Armed Forces

3.1 Preamble

Governors strongly appreciate the efforts and sacrifices made by the men and women of the armed forces – active duty, reserve, National Guard and veterans – to protect the United States and preserve our way of life.

3.2 Council of Governors

The Council of Governors (Council) is a statutorily created council that brings together 10 governors, the Secretary of Defense, the Secretary of Homeland Security, the White House and other senior federal officials to improve collaboration and coordination between states and the federal government on matters relating to the National Guard, defense support to civil authorities, homeland defense and cybersecurity. The Council has proven itself to be a productive forum for addressing policy issues, improving communications and promoting the dual role of the National Guard. Governors support the work of the Council and urge the federal government to continue to support and utilize this forum to address issues pertaining to shared military resources and national security priorities.

3.3 Dual Status Command

Dual Status Command refers to the appointment of a single military officer to achieve unity of effort through simultaneously directing the operations of federal military forces under the command of the President and National Guard forces under the command of a governor. The appointment of a Dual Status Commander requires the consent of the affected governor and the Secretary of Defense on behalf of the President.

3.3.1 Principles

  • The appointment of a National Guard officer as Dual Status Commander should be the usual and customary command arrangement during domestic emergency response operations involving state and federal military forces.
  • The federal government should work with states to ensure that each state has more than one National Guard officer trained and certified to serve as a Dual Status Commander.

3.4 National Guard

The National Guard is the only military force a governor can mobilize to respond to domestic disasters and emergencies. Its operational strength is at an all-time high and the National Guard remains a cost-effective solution for sustaining and employing military capabilities at home and abroad. The National Guard’s dual role as an overseas operational force and as a homeland defense force requires cooperation between the federal government and states to ensure the National Guard is ready when called upon for service. That unique dual- missioned nature makes the National Guard a highly flexible organization capable of adapting to a changing threat environment, supporting both federal and state requirements for expanding missions such as cybersecurity and providing maximum return on investment for the nation and states alike. Governors urge the federal government to recognize that the National Guard offers our nation an efficient and readily available solution to domestic as well as global security requirements in an era of persistent conflict and constrained federal and state resources.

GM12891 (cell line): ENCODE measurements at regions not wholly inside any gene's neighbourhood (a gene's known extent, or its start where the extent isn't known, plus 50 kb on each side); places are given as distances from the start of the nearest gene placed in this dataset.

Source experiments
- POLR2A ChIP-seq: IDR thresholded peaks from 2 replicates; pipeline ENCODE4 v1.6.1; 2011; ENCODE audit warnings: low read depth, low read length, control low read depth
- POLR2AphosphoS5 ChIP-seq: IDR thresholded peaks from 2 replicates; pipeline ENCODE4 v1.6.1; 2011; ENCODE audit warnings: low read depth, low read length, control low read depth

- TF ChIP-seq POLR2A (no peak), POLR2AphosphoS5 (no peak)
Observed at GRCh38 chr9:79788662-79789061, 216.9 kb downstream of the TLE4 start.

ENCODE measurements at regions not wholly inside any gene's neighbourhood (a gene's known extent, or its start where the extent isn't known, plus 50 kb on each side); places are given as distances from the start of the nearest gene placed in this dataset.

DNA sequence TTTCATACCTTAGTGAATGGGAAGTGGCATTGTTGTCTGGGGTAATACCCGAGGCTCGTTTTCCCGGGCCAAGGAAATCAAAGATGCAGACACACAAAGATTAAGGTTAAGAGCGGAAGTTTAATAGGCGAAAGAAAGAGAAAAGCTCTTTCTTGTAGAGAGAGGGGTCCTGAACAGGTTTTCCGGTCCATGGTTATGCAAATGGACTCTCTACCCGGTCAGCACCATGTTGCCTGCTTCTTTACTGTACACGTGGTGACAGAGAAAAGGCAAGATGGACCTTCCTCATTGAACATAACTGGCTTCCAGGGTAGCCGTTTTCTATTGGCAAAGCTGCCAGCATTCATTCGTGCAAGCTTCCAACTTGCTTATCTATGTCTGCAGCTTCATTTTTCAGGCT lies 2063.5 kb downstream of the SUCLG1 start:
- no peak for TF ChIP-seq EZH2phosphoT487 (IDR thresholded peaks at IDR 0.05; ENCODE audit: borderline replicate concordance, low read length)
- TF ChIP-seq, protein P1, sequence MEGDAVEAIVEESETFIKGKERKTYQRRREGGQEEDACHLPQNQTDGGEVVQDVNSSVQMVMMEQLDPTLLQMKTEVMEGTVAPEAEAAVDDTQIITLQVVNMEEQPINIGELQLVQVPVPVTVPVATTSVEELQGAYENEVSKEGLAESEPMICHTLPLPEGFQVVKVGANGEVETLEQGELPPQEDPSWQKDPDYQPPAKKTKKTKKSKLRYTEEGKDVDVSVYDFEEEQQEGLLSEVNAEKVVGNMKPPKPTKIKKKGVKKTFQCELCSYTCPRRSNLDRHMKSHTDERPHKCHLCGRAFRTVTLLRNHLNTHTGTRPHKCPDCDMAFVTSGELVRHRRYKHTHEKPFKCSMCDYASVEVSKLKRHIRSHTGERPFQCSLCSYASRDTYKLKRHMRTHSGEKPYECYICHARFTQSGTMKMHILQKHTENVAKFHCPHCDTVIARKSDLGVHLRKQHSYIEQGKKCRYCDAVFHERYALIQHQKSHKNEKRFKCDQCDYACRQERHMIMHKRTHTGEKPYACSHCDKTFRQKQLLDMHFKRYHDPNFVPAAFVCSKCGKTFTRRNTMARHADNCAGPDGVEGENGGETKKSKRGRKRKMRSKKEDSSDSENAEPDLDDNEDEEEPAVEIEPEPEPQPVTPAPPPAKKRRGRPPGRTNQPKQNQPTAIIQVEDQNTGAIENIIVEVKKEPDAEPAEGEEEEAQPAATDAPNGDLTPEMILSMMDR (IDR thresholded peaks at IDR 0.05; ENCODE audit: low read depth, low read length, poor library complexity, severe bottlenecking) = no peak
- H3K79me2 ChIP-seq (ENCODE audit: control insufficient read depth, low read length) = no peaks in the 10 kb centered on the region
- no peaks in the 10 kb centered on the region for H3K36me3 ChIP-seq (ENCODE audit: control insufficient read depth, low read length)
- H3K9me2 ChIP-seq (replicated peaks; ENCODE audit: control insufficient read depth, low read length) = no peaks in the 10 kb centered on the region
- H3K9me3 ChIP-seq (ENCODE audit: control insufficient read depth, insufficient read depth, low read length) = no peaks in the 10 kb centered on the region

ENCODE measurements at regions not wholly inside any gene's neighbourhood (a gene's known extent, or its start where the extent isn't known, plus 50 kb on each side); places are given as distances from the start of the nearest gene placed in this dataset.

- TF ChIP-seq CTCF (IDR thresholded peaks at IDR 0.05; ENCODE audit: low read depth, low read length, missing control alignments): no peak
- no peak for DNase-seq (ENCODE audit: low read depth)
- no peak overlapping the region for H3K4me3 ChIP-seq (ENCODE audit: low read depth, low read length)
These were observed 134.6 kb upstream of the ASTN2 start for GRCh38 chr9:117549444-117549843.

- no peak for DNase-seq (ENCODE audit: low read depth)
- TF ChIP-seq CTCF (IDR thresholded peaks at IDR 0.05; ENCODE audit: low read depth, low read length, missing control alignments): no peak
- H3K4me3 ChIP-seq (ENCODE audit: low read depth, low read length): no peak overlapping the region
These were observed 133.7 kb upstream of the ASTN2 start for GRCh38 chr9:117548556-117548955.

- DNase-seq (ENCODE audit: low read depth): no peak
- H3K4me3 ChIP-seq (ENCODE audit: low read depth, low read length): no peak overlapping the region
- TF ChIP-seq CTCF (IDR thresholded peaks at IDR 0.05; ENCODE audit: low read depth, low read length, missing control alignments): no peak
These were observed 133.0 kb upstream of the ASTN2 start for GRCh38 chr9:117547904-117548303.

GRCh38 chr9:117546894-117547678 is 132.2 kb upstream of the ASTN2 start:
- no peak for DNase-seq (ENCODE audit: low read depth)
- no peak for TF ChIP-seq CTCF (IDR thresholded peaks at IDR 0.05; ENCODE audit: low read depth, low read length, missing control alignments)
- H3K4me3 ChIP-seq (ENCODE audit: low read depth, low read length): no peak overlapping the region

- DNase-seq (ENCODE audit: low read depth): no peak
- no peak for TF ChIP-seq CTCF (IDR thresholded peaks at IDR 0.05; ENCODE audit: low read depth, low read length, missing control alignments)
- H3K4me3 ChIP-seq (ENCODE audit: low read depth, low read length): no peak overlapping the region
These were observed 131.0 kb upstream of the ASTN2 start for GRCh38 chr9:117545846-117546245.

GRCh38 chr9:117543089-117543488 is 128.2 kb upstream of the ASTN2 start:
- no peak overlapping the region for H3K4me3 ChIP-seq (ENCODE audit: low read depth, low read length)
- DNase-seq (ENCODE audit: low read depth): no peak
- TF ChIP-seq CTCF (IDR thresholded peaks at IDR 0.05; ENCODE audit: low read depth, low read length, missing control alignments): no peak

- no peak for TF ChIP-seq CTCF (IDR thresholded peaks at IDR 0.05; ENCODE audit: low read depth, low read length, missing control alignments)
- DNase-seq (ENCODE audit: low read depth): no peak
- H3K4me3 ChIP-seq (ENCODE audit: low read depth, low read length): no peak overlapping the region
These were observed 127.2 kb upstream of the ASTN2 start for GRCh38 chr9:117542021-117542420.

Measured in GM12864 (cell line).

3.4.1 Principles

  • Readiness and Full-Time Manning. Critical reductions in full-time manning over the last several years have brought the National Guard below current security requirements and should be reversed for the National Guard to meet its validated military and homeland response requirements.
  • Training. The National Guard should be provided full parity in training to the same standard as the Active Component.
  • Governors’ Authorities. Governors’ authorities to direct National Guard forces for homeland missions – in both State Active Duty and Title 32 – and in support of civil authorities should be protected and maintained. Governors should have maximum flexibility to use National Guard resources to conduct the full range of domestic support missions.
  • Military Infrastructure. The federal government should help states erase the backlog of National Guard military construction, repair and modernization requirements. Recent years of high-intensity operations have left the Guard’s aging infrastructure in critical disrepair and persistent challenges related to lead from armory firing ranges remain a significant problem across the country.
  • Benefit Parity. Title 32 service members who execute mobilizations should receive the same benefits as Active Duty counterparts, including Post 9-11 GI bill benefits and pre-mobilization Tricare benefits.
  • Equipment and Procurement. The fielding of equipment and large-scale procurements should be concurrent and equitable across the Active Component and the National Guard. Recapitalization plans should not merely cascade legacy equipment from the Active Component to the National Guard.
  • State Partnership Program. This partnership between the Department of Defense, a state’s National Guard and 76 nations is a critical component of our foreign policy and military relations and is critical to U.S. and global security, especially in tumultuous times.
  • Youth Programs. National Guard programs such as the Youth Challenge and STARBASE programs play an important role in educating and motivating youth who may be at-risk or in historically underserved populations. National Guard youth programs help to promote good citizens and produce a qualified workforce.
  • Cyber Growth. The National Guard should be given the authority and support to answer the demands for defensive cyber capabilities. More service members should be authorized in State Computer Network Defense Teams and Title 32 cyber forces to meet growing threats, especially since the National Guard is the only military service authorized by federal law to use military resources to protect and defend state government networks and other critical state infrastructure. Current training, opportunities and resources are insufficient.

Time limited (effective Winter Meeting 2017 – Winter Meeting 2019). Adopted Winter Meeting 2017.